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Newsletter April 4, 2022

A word from the President

2022 - Another challenging year

Someone once wrote that anyone who wished for a quiet life did not do well to be born in the 20th century. As we begin 2022 that statement could be extended to apply to the 21st as well. We face the ongoing challenge of adapting our energy systems to minimize or – hopefully – eliminate their impact on climate. Within the last two and half years, we have had to deal with the most serious human health crisis in over a century. And now, just as the pandemic shows signs of becoming manageable, we are faced with war in Europe. The events of the first quarter of the year have dramatically increased the challenges facing the energy sector.

In 2021 the ECC named the Frontline Canadian Energy Worker as our Canadian Energy Person of the Year. We wanted to thank and celebrate the men and women who have gone to work every day through challenging times to keep us warm, keep the lights on, and keep our economy functioning.
Now, we face war in Ukraine. All of Europe is in the shadow of economic and, possibly, military threat. The Canadian energy sector must grapple with how to support our allies and fellow democracies, while at the same time keeping our workforce healthy and continuing the battle to stabilize the climate.

The coming years, at least, seem not to promise us a “quiet life.”

Round-up of recent ECC activities

Canada’s energy industry associations assembled in late January to share their views on 2022 in the Canada Energy Update forum. The event attracted over 150 participants online. Members’ representatives, as well as guest presenters, reviewed where their industries are now and what they anticipate for the remainder of the year. The event was coordinated with the United States Energy Association’s (USEA) 18th annual State of the Energy Industry Forum. We plan to make the Update an annual event and continue to coordinate it with the USEA Forum.

The latest in our Energy & Espresso series was held on February 15th. The series provides young members of the energy industry especially, the opportunity to learn about industries outside of their own and to discuss career pathways in the energy sector. Matthew Maringer and Kevin Tsang led last month’s discussion, which focused on developments in the nuclear industry.

n the first quarter we added the Canada’s Energy Story to our website. This is the new name for what used to be called the Compendium. This year’s theme highlighted stories from the energy industry that demonstrated the value of the sector’s connections to international markets. At the same time, ECC launched a mini-site to support our signature initiative, the North American and International Outreach program (NAIO). The initiative’s primary goal is to bring awareness of the capabilities and resources that Canada can supply to international markets.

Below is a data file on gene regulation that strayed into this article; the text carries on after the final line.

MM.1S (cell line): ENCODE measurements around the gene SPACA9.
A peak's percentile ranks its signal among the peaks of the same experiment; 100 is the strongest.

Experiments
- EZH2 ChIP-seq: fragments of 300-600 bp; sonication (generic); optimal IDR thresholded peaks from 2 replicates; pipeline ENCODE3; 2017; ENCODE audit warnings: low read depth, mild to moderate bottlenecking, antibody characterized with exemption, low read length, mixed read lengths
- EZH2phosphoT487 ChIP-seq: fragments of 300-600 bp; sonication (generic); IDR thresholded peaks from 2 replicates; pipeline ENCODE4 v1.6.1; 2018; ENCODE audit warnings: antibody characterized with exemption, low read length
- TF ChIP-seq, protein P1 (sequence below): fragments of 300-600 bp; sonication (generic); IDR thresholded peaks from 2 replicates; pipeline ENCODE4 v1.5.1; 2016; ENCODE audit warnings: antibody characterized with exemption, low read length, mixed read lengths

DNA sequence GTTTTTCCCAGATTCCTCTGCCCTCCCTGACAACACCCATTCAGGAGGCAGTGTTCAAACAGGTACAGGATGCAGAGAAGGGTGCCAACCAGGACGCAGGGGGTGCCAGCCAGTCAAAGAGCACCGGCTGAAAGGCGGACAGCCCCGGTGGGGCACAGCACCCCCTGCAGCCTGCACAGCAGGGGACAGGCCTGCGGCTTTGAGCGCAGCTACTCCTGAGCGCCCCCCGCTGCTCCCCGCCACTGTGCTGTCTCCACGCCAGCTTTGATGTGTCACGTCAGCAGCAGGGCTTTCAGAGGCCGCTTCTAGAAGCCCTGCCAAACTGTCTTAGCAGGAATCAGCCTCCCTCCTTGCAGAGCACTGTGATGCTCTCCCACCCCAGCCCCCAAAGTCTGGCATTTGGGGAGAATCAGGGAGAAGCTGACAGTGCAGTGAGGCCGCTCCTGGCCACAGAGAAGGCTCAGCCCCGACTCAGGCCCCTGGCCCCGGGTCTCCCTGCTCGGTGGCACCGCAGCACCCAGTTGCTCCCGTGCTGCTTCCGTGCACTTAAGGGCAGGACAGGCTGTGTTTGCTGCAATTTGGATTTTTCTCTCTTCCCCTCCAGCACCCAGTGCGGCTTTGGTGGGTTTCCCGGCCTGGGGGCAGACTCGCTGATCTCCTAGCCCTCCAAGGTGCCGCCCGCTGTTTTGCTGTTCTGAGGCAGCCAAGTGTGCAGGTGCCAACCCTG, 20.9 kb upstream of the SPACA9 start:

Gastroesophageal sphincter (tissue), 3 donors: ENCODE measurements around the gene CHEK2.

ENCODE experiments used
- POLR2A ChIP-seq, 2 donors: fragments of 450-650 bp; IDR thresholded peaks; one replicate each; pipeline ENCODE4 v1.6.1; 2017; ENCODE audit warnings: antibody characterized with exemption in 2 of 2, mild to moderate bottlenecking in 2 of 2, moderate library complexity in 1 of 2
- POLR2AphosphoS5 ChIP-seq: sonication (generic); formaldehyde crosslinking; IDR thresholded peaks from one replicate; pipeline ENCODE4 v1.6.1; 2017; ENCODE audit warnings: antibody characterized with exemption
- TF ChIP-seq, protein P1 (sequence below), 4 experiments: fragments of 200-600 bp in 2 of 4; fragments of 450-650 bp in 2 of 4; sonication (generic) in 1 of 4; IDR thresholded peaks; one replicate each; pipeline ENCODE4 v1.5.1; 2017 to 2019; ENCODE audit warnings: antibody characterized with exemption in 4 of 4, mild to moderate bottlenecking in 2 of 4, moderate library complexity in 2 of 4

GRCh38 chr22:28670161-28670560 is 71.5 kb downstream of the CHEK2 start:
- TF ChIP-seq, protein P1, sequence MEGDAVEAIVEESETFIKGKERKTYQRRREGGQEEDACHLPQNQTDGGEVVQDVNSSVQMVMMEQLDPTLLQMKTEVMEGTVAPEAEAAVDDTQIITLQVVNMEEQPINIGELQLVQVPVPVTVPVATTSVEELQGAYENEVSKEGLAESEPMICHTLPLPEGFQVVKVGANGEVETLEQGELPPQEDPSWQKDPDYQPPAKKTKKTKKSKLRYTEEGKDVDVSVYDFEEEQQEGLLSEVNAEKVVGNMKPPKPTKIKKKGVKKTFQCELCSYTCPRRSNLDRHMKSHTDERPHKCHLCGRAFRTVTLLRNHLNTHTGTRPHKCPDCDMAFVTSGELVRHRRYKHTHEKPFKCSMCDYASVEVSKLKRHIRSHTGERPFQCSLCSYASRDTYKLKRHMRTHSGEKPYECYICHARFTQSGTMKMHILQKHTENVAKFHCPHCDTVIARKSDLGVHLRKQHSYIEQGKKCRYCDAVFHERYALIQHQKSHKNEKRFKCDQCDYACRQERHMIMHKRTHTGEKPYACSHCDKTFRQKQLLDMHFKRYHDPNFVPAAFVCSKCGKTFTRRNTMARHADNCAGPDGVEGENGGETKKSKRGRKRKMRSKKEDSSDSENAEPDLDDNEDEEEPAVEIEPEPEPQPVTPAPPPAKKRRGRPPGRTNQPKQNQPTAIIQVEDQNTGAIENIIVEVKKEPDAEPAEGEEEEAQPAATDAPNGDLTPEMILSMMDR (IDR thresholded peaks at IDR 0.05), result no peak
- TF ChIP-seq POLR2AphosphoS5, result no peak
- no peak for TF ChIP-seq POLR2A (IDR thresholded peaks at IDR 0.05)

Ukrainian flag on a military uniform, war. Soldier Armed Forces of Ukraine. Territorial defense

Ukraine: On 24 February Russian troops crossed the border into Ukraine and were met by Ukrainian resistance. Ukrainian allies responded by enacting severe sanctions on the Russian economy, including announcements by Canada and the US that they would no longer accept imports of Russian crude.

Energy Council of Canada launches NAIO website: In the first quarter of 2022 ECC unveiled a mini-website to explain and promote the Council’s North American & International Outreach program. The mini-site is nested within the main ECC website. It contains input from both industry and government. NAIO is ECC’s signature activity.  It is designed to promote and tell Canada’s energy story better and more broadly than ever before. Its goals are to:

  • Promote and enhance Canada’s energy reputation abroad
  • Maintain and grow external markets for Canadian energy products and services
  • Draw together domestic energy interests to help Canada compete better internationally
  • Attract international interest and investment in the Canadian energy sector
World flags displayed in Eugene Oregon at the IAATF world junior championships

Energy Superpower: ECC President makes the case in the Globe and Mail for Canada’s potential as a world energy superpower.

Gasoline Prices: The crisis in Ukraine has pushed up crude prices and, with them, gasoline prices in North America. They reached record levels in Canada.

US Oil Trade: The US Energy Information Administration (EIA) expects the US to be a net importer of crude oil and liquid fuels in 2022.